Table 3

Cortical and trabecular morphologic parameters measured from WT, oim, and oim + IUT femurs

Bone morphology parameters
WT (n = 15)oim (n = 16)P*oim+IUT (n = 12)P*P
Cortical bone       
    CtTh, mm 0.211 ± 0.024; 0.207 0.183 ± 0.034; 0.184 NS 0.164 ± 0.020; 0.164 < .001 NS 
    CtA, mm2 0.863 ± 0.130; 0.835 0.678 ± 0.185; 0.674 .048 0.584 ± 0.077; 0.591 < .001 NS 
    Iap, mm4 0.261 ± 0.079; 0.231 0.152 ± 0.062; 0.148 .001 0.118 ± 0.024; 0.118 < .001 NS 
    Iml, mm4 0.157 ± 0.039; 0.141 0.090 ± 0.037; 0.085 < .001 0.072 ± 0.017; 0.068 < .001 NS 
Trabecular bone       
    TbTh, mm 0.041 ± 0.002; 0.041 0.041 ± 0.003; 0.040 NS 0.043 ± 0.007; 0.041 NS NS 
    TbSp, mm 0.121 ± 0.019; 0.126 0.201 ± 0.036; 0.207 < .001 0.230 ± 0.049; 0.224 < .001 NS 
    BV/TV 0.243 ± 0.049; 0.234 0.126 ± 0.032; 0.119 < .001 0.102 ± 0.033; 0.104 < .001 NS 
    TbN, mm 6.1 ± 0.9; 6.0 3.3 ± 0.7; 3.2 < .001 3.1 ± 1.1; 2.9 < .001 NS 
Bone morphology parameters
WT (n = 15)oim (n = 16)P*oim+IUT (n = 12)P*P
Cortical bone       
    CtTh, mm 0.211 ± 0.024; 0.207 0.183 ± 0.034; 0.184 NS 0.164 ± 0.020; 0.164 < .001 NS 
    CtA, mm2 0.863 ± 0.130; 0.835 0.678 ± 0.185; 0.674 .048 0.584 ± 0.077; 0.591 < .001 NS 
    Iap, mm4 0.261 ± 0.079; 0.231 0.152 ± 0.062; 0.148 .001 0.118 ± 0.024; 0.118 < .001 NS 
    Iml, mm4 0.157 ± 0.039; 0.141 0.090 ± 0.037; 0.085 < .001 0.072 ± 0.017; 0.068 < .001 NS 
Trabecular bone       
    TbTh, mm 0.041 ± 0.002; 0.041 0.041 ± 0.003; 0.040 NS 0.043 ± 0.007; 0.041 NS NS 
    TbSp, mm 0.121 ± 0.019; 0.126 0.201 ± 0.036; 0.207 < .001 0.230 ± 0.049; 0.224 < .001 NS 
    BV/TV 0.243 ± 0.049; 0.234 0.126 ± 0.032; 0.119 < .001 0.102 ± 0.033; 0.104 < .001 NS 
    TbN, mm 6.1 ± 0.9; 6.0 3.3 ± 0.7; 3.2 < .001 3.1 ± 1.1; 2.9 < .001 NS 

Data are mean plus or minus SD; median.

NS indicates no significant difference.

*

Test versus WT group (Mann-Whitney test).

Test versus oim group (Mann-Whitney test).

Discussion

In utero transplantation of human fetal blood stem/stromal cells in homozygous oim mice led to an 84% reduction of femur fracture incidence, albeit associated with a less than 5% donor cell engraftment rate. These results are consistent with our previous study using the same cell type9  and raise the possibility that therapeutic changes may be mediated by paracrine effects as is found in other MSC transplantation paradigms26-29  rather than direct differentiation. Here, we investigated whether donor cells were directly contributing to the phenotypical improvements associated with transplantation by analyzing biochemical, structural, and mechanical properties of the bone. We found that differentiation of donor fSCs into mature osteoblasts produced the missing protein COL1a2, modified the composition of the bone matrix, increased the stiffness of the matrix, and rendered the bones less brittle and less prone to fracture.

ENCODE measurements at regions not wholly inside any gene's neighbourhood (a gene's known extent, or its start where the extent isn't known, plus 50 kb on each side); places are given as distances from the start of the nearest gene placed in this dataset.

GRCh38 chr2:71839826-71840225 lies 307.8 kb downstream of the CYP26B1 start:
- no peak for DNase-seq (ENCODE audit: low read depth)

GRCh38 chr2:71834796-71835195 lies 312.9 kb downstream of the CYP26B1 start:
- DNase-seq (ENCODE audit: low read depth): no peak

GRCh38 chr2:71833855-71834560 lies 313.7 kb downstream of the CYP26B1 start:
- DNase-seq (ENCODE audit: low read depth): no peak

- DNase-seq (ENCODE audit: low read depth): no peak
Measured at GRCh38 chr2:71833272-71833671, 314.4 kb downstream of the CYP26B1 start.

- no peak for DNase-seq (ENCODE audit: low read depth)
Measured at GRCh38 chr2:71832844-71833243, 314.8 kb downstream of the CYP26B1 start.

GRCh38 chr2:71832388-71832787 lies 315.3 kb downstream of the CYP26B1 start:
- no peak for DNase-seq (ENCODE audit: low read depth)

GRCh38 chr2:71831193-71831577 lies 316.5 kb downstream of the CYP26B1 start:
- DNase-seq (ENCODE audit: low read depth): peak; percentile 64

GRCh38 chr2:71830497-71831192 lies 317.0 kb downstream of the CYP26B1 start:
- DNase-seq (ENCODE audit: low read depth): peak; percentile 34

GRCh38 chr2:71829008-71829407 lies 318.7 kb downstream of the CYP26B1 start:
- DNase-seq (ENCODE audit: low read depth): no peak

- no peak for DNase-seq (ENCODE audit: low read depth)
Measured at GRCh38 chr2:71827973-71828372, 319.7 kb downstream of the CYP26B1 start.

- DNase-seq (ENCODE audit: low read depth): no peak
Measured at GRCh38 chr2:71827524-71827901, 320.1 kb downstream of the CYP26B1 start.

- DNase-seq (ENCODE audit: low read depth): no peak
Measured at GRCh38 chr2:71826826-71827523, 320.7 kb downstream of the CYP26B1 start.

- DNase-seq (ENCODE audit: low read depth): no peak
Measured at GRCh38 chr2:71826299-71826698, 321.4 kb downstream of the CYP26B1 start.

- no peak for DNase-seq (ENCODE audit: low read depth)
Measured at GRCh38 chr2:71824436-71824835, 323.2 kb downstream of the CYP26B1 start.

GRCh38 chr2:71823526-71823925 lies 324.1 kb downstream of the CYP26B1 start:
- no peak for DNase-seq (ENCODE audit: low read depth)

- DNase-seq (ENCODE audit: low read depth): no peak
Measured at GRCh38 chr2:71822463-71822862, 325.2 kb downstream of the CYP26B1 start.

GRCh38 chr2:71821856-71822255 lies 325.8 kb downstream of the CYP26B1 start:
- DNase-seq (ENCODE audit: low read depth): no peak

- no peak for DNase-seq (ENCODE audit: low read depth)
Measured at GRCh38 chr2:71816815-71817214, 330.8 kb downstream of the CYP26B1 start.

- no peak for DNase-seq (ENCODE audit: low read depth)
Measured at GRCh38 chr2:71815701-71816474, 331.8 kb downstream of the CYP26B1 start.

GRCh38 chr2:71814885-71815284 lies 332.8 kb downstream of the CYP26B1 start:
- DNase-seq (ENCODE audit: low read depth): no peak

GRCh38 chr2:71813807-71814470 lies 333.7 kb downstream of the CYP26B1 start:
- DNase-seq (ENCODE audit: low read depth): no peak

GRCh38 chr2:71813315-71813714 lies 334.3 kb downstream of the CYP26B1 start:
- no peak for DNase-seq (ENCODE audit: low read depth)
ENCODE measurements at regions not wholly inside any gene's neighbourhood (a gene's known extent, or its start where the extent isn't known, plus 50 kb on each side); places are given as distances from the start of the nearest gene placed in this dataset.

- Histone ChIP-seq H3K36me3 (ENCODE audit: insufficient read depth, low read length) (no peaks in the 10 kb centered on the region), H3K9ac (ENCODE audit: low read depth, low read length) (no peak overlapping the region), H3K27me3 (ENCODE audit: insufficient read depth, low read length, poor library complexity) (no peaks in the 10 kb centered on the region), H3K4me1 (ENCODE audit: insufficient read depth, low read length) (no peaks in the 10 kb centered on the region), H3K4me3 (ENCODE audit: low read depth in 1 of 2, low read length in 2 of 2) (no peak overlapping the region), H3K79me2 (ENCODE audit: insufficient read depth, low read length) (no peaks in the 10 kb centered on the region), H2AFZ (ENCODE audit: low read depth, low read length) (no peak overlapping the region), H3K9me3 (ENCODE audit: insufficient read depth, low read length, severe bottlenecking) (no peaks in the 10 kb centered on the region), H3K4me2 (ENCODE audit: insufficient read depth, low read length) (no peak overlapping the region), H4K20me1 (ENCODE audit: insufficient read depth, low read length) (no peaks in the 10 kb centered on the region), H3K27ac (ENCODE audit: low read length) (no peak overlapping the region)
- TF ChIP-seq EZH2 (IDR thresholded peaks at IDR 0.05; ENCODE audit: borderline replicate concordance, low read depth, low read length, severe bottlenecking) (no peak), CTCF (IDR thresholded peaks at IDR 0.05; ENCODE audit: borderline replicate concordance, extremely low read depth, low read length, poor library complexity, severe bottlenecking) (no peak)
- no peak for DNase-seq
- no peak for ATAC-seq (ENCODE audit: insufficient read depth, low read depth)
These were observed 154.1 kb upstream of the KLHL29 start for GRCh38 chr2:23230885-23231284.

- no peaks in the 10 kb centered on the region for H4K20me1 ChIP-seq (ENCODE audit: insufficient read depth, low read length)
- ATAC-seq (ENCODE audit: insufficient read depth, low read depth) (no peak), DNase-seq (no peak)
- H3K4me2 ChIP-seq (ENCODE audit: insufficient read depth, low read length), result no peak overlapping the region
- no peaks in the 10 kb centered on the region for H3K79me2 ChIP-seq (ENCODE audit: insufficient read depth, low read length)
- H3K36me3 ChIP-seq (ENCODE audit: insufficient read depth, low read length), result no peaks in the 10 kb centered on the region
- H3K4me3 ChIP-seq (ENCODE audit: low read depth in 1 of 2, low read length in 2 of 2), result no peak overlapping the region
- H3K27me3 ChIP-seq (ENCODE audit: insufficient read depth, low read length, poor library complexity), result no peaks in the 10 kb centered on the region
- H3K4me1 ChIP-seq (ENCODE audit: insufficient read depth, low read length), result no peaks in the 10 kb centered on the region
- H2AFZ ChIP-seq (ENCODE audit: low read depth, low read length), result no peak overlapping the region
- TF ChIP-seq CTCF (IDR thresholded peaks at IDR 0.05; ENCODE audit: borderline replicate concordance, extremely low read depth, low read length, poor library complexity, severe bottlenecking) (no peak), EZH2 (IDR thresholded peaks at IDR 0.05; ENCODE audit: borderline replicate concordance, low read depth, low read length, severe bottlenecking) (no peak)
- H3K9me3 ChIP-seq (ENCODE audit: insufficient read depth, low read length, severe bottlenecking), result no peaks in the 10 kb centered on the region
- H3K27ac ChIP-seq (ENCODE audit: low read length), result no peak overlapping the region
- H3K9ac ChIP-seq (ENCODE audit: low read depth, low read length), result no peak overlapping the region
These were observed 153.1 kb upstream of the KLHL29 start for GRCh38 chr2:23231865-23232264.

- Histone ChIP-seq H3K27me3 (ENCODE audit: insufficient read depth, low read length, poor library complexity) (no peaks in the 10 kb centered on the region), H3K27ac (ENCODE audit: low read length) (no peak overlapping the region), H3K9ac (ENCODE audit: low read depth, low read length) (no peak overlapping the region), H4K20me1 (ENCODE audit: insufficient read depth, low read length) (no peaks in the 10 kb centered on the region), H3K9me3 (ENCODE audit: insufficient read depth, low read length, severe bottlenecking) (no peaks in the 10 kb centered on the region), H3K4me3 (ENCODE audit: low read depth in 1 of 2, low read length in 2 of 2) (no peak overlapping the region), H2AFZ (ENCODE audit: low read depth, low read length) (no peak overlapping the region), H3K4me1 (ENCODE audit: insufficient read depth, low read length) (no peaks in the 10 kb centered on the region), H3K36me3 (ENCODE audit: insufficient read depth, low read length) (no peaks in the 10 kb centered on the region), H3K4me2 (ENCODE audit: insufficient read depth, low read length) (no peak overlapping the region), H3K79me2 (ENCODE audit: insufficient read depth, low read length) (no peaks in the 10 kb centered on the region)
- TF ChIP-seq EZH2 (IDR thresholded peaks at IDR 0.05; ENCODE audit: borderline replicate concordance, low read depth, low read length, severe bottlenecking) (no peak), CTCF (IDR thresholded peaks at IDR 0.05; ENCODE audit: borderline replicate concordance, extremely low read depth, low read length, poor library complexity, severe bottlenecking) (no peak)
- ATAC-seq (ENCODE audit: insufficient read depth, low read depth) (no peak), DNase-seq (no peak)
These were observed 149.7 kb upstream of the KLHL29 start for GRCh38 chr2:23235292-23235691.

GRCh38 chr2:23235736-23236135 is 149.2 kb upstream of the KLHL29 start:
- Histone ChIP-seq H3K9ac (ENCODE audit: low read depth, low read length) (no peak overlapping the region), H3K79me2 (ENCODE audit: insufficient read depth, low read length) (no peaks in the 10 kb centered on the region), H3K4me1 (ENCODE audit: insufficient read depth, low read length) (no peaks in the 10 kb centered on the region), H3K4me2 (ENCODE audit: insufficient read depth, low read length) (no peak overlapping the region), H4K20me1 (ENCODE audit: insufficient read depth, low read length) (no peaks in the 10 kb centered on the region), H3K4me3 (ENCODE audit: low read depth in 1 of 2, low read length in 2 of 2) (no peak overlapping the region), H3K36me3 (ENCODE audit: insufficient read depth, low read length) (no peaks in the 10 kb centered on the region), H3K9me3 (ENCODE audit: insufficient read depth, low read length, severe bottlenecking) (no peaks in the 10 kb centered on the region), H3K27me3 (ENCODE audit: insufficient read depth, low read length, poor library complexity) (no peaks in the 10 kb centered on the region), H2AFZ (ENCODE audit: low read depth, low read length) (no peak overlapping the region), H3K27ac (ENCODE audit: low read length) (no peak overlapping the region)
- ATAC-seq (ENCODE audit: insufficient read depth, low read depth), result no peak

The dramatic decrease in fractures may be explained at the macroscopic scale by a reduction of bone brittleness rather than by an increase in strength. In previous work, an increase of bending strength was found in tibiae but not in humeri (femurs were not tested).9  In this study, we found no change in bending strength in the femur. This discrepancy may highlight a variation in therapy efficiency at different bone sites and will be examined more closely in future studies. In this study, 4 of our 20 oim mice had fracture callus on both femurs and were excluded (because mechanical testing required intact femurs), which have necessarily biased the oim group toward the strongest bone of the oim phenotype and may have underestimated differences between oim and oim +IUT mice.

We found no effect of transplantation in femoral bone morphology (cortical and trabecular), indicating that the reduction of fracture rate cannot be attributed to a change of femur shape or size but rather to a change of bone tissue properties. Calculating macroscopic bone tissue properties from 3-point bending data, we found no differences among groups. However, these calculations require material and geometry approximations of the sample30,31  and therefore give only rough estimates. Previous studies of oim bone using similar bending protocols have found a broad range of tissue properties, indicating that this technique may not appropriately detect minor changes in tissue modulus,23,24  thus necessitating the use of nanoindentation.

At the bone matrix scale, nanoindentation revealed a significant increase in elastic modulus in oim+IUT bones despite the large heterogeneity of microscopic material properties within a single specimen, which is fairly characteristic of normal bone.32,33  We investigated whether the changes in matrix mechanical properties resulted from alterations in the protein-mineral structure at the molecular level. Raman spectroscopy analyses exhibited a trend toward more mature apatite crystal (more carbonated apatite), which seemed to be more pronounced in the female group.